To create a character, first start with a box that is approximately the height, width and depth of your character’s torso if he was standing upright. Now set the amount of subdivisions on the front to at least four, on the side to at least two and the top to at least two.

It is important at this stage to use even numbers because we want to ensure that the model has a line of geometry down its center, which will help later.

The legs. Now select the faces that are where the legs would start from at the base of the box. You should be able to select both leg tops and extrude them at the same time. Use a face extrude tool to extrude the legs out to mid thigh. Extrude again to the top of the knee, mid knee, and bottom of the knee. Then extrude to mid calf, ankle and the base of the foot. Select the quad face at the front

of the bottom of the leg and extrude the foot from it, giving it about three segments.

 

Use the same technique on the faces of the box where the arms should start and extrude the arms to the wrists, again selecting both arm start positions at the same time will make the job quicker and more symmetrical.

Extrusion modeling often works well with a type of polygon called a quad. In basic terms, a quad is two triangles that lie next to each other and share an edge down their center. This edge is often hidden in 3D programs to designate that the two faces can be selected in a single selection (assuming the package has quad selection). They are very useful because they are often rectangular in shape and easy to extrude from and then refine to create more of a curved form.

For the hands, extrude as before up to the end of the palm, allowing two segments to create the palm. This gives you a quad face on the side of the hand to extrude the thumb from. To create the fingers you will need to use a tool to subdivide the end quad of the hand.

This may be called edge or face divide, or cut or slice or a similar sounding term. Divide the edges that make up the top and bottom of this quad until you have four quad segments. You may have to use a turn edges tool to ensure that the quad face is now divided into four square quads. Now select each quad in turn and extrude it to form the segments of each finger. You may wish to move or scale each finger slightly as you extrude them so that they can be selected easily later on an individual basis.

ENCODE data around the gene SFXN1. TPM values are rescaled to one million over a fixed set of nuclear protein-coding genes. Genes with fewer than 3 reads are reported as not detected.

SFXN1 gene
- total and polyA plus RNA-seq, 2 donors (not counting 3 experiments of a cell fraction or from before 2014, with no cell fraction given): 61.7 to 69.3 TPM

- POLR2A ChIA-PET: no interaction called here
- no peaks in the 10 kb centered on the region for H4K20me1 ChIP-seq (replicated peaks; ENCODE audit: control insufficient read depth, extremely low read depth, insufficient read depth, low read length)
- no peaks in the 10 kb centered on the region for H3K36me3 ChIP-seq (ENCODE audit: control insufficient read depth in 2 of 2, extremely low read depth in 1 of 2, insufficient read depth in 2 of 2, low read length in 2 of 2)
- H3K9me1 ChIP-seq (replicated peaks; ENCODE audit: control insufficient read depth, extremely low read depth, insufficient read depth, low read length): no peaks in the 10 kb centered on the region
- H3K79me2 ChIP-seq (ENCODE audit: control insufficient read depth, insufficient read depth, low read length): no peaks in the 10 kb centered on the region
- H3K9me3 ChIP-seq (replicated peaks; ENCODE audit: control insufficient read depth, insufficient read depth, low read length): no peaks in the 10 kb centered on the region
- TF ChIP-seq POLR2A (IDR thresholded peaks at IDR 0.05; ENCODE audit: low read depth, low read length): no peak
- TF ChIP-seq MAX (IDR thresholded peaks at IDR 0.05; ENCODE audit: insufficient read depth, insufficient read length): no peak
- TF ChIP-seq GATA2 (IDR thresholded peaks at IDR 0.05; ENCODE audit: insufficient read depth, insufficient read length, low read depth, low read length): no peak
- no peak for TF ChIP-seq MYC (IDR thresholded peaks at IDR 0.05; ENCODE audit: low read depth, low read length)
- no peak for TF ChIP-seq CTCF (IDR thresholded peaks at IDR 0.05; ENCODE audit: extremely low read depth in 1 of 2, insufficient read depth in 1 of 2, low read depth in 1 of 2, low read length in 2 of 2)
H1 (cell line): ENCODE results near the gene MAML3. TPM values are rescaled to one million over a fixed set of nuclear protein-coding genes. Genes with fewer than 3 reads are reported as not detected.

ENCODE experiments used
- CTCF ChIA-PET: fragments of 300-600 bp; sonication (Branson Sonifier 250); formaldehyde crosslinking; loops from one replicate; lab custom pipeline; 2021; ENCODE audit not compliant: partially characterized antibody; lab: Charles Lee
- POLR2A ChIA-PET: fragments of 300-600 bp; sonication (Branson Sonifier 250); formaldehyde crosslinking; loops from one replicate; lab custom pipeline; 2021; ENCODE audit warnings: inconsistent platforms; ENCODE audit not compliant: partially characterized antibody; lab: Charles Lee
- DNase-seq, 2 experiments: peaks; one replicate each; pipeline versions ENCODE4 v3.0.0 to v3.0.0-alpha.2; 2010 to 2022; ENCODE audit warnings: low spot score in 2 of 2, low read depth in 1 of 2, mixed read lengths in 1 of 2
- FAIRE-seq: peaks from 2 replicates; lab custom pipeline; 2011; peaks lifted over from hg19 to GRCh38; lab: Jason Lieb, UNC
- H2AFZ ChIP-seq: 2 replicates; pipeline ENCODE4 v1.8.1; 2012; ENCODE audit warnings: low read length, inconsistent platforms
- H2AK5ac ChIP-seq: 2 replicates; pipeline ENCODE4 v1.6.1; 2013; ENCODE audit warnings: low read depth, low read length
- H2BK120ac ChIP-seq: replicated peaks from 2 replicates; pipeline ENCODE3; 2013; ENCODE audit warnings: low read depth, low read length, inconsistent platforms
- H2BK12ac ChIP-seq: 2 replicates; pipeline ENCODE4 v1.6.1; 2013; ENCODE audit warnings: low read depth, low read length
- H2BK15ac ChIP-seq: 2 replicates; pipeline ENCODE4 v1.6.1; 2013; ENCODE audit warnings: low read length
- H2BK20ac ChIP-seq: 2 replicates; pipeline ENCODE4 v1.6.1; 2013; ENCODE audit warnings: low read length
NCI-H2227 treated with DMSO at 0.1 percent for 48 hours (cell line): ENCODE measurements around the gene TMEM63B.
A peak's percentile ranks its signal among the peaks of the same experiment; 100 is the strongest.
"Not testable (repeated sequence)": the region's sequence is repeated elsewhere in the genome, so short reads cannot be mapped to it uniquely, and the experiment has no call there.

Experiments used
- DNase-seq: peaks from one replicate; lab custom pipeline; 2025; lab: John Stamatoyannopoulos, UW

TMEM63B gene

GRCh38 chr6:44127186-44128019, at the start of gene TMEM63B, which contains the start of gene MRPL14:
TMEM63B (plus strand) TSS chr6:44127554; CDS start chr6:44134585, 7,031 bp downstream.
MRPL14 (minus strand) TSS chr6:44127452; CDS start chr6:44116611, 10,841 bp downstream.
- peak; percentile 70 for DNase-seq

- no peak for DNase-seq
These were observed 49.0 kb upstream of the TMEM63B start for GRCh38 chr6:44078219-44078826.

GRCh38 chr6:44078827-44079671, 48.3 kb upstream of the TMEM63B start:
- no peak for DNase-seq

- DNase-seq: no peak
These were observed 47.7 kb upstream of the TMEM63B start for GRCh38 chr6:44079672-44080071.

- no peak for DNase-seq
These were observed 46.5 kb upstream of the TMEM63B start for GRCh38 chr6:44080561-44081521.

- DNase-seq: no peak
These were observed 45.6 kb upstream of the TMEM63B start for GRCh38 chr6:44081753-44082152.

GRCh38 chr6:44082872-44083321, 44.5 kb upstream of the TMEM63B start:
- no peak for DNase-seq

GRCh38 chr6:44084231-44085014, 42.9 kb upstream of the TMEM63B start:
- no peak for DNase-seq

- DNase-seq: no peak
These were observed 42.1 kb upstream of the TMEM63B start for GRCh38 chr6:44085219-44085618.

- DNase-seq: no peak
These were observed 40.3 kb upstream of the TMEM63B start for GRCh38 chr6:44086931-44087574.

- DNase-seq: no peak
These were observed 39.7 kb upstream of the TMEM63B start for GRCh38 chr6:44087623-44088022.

The next task is to extrude the head. Select the faces at the top of the torso where the neck would be and extrude a neck, giving it two segments. Now extrude the head from the neck: it’s hard to estimate at this point how much detail you will

need for the head, so allow around 4 segments to give a basic shape to it.

The reason why I said it was important to have a symmetrical look to the character will now become clear.

The next task is to select half of the body in the front view and delete that half of the body, leaving you with half a torso, one arm, one leg and half a head. Now you have deleted half of the model, use a copy function in your 3D package to copy a ‘reference’ or ‘instance’ version of the half figure. Mirror this model so that it appears to rebuild the other half of the character.

Because the new model is an instance or reference of the original mesh, any modifications you know perform on the original half figure will be replicated automatically on the instance/reference model. This is a huge time saver in creating living creatures, which tend to be symmetrical. Depending on what program you are using, it may be important to remember to only work on the original mesh, as operations performed on the instance reference may not be passed back to the original. To make sure you do not forget which model is which, put some 3D text next to the original mesh saying ‘Original’.

Smoothing your model

The next part of the tutorial is the longest and hardest. Now you are ready to begin to transform the mass of ugly hard polygons into a curved, organic form. Using the mesh you have created you will need to start to refine and adjust the mesh to fit the design that you previously drew. At this point you will discover that the more time you spent on the concept drawing, the less questions you will have about the actual structure of the model.

Each modeling package has its own tools for modifying the surface of a mesh, but I would advise looking out for tessellate or subdivide functions to increase the amount of polygons in an